Brumfield, an English teacher, is one of four Glen Oaks teachers who stays after school, in her case four days a week, to run an after-school study hall. On Thursday, Adger’s players filled many of the desks in Brumfield’s classroom. The study hall also attracted a handful of girls from the school dance teams as well as a couple of students from her English classes.
Adger routinely visits the study halls to make sure his players are all present and accounted for. And all players means all: the strong and the not-so-strong students alike.
That means Jaiden Honoré, a ninth-grader who has straight As so far, and Nicholas Cobb, a junior who tries to maintain a 3.5 GPA or better, are sitting right next to students who have more trouble in school.
Adger’s formula involves academically stronger students lifting up their weaker teammates. Students like Honoré, he said, often are better at explaining the material to their teammates than the teachers.
“(Coach Adger) tells me, ‘Go help them if it looks like they’re having trouble,’ ” said Honoré, 14.
Neither the girls or the boys teams have added new players yet who have grades worse than 2.0. But if and when they do, Honoré said he’s ready to offer his services.
“I’d help them out,” he said earnestly, “so they could stay on the team and so they could make it in life.”
Mandatory tutoring also fosters team-building and it exerts positive peer pressure on struggling students, advocates say. That group uplift comes in handy when Adger takes a chance on a player and gives him or her a second chance. He said this happens sometimes when he sits down with players to go over their progress reports, which are completed three weeks into each six-week grading period. Adger said he will give students with low grades three weeks to bring their grades up or “we’re going to have to go in a different direction.”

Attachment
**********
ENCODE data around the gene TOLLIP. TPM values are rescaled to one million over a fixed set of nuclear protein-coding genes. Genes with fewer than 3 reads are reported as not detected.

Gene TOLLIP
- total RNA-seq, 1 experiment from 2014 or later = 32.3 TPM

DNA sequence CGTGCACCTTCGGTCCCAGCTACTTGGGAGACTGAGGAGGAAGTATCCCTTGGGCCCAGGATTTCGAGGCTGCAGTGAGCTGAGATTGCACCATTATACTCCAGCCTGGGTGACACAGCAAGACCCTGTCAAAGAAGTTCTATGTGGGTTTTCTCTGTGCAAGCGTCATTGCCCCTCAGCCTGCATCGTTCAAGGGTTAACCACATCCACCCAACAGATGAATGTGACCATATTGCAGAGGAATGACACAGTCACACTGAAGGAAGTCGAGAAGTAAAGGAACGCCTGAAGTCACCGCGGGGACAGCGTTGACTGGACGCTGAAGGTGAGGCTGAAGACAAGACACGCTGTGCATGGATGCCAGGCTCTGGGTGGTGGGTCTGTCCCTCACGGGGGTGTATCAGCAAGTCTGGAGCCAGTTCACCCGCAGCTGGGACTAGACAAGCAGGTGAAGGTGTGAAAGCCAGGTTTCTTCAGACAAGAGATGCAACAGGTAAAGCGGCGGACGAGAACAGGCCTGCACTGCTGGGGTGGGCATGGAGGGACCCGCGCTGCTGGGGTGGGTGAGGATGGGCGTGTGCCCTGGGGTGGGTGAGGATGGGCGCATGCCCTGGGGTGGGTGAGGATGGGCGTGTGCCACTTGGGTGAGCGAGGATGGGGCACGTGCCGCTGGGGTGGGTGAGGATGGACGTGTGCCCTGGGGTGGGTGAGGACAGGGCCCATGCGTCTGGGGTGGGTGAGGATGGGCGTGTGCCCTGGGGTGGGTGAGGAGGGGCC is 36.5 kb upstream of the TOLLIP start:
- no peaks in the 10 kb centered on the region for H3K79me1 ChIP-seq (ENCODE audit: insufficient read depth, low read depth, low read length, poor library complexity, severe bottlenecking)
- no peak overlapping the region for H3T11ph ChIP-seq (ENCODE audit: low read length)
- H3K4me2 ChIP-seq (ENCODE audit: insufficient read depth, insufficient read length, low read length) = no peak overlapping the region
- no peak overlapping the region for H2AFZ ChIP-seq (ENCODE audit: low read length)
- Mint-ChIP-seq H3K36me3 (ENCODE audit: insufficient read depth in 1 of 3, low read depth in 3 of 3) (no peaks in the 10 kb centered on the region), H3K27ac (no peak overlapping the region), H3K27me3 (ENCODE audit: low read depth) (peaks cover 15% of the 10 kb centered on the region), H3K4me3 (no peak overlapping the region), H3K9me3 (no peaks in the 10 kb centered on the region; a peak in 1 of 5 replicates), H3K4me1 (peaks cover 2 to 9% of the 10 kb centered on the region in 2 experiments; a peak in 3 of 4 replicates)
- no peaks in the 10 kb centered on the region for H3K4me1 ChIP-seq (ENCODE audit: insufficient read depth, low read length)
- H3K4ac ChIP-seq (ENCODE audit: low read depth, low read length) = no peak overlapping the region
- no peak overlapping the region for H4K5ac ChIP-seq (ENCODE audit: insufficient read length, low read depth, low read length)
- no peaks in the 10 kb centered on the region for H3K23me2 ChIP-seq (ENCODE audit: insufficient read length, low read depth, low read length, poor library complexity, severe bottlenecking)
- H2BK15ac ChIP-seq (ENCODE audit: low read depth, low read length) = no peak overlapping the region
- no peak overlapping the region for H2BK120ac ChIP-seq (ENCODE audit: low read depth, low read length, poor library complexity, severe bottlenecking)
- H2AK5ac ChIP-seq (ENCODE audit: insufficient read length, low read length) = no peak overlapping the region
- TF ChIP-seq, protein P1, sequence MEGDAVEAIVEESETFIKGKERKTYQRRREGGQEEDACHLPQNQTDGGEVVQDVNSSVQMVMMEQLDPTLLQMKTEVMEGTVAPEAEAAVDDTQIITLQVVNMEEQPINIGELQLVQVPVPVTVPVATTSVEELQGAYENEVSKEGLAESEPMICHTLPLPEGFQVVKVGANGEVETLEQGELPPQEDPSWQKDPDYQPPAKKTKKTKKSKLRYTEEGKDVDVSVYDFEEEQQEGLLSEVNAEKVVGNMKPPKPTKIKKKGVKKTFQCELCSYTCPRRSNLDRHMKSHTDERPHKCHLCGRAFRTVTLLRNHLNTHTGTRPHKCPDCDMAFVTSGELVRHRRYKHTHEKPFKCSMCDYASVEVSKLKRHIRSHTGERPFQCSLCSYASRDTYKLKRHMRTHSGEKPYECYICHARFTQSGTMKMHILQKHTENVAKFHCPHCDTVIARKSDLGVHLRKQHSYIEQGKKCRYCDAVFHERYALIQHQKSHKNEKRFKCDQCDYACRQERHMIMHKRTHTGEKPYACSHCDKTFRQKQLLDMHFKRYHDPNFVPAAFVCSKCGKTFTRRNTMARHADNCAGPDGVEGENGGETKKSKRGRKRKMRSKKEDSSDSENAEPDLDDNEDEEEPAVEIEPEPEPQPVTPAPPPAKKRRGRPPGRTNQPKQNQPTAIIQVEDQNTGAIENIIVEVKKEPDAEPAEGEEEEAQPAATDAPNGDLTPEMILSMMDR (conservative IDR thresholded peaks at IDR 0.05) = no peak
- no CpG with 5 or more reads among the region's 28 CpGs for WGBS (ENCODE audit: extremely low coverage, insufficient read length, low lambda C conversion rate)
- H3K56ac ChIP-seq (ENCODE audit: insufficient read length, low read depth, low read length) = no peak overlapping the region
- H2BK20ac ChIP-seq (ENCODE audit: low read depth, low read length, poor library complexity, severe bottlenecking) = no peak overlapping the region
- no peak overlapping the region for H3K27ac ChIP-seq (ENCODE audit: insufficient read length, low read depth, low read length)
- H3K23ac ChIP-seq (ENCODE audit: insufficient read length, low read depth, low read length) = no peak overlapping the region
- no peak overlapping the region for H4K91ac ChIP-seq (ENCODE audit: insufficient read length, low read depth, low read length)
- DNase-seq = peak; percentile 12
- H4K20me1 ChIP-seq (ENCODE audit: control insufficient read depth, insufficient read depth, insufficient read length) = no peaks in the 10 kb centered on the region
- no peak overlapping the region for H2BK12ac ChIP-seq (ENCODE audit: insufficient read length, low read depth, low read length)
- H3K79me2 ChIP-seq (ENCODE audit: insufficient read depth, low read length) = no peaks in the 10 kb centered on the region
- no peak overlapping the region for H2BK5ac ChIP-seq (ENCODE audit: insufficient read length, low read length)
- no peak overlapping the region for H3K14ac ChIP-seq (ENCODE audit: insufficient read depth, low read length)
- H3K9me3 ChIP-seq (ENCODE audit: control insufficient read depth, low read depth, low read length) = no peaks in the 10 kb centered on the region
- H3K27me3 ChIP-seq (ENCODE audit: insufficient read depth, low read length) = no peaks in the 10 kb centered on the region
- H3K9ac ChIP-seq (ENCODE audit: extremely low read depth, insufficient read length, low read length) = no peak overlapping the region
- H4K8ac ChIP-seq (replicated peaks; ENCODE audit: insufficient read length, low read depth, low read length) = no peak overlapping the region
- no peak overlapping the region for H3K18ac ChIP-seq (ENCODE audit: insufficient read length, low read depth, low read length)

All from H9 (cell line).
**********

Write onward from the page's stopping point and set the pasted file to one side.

“You look in their faces and they have these little puppy dog eyes, and then they start to realize they gotta step it up,” he said. “Then they get around other kids who are doing it, and …” Adger snaps his fingers, “... that’s when the light comes on.”
Given all the time they spend together, it’s not surprising that Adger’s players often count their teammates as their closest friends.
“I don’t hang around with nobody but athletes,” said Cobb, who is 16. “They’re the only people I surround myself with because I know they’re on the same page as me.”
Honoré said he too spends most of his time with his teammates. He’s also careful who he spends time with, avoiding those who might get him into trouble.
“I see some kids who look like they’re going down the wrong direction,” he said.